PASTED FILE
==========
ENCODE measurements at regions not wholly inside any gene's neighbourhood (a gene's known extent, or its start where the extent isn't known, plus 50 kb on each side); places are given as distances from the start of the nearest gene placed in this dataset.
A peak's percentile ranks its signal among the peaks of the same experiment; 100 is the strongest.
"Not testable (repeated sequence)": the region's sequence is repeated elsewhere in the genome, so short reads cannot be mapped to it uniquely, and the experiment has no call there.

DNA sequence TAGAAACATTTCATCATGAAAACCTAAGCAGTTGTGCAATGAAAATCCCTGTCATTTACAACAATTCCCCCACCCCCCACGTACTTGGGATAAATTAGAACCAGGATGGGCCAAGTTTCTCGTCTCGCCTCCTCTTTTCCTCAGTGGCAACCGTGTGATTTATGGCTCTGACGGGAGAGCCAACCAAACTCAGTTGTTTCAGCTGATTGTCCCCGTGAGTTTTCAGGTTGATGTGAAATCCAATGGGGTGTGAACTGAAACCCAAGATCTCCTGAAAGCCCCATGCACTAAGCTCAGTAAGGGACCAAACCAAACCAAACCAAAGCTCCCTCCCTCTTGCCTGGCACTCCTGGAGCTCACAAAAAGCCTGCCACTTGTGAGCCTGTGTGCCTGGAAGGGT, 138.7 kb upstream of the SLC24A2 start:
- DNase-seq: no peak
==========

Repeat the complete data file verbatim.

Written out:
ENCODE measurements at regions not wholly inside any gene's neighbourhood (a gene's known extent, or its start where the extent isn't known, plus 50 kb on each side); places are given as distances from the start of the nearest gene placed in this dataset.
A peak's percentile ranks its signal among the peaks of the same experiment; 100 is the strongest.
"Not testable (repeated sequence)": the region's sequence is repeated elsewhere in the genome, so short reads cannot be mapped to it uniquely, and the experiment has no call there.

DNA sequence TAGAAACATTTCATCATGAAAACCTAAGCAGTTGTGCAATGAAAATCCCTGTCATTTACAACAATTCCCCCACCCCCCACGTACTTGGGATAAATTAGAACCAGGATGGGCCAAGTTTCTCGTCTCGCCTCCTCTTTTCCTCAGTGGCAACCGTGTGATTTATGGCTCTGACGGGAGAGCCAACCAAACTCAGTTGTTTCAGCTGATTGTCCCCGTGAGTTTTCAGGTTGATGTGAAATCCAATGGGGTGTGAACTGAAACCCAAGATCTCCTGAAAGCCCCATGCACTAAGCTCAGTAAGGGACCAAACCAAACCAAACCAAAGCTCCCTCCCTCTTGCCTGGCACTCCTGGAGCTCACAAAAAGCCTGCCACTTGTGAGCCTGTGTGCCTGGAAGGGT, 138.7 kb upstream of the SLC24A2 start:
- DNase-seq: no peak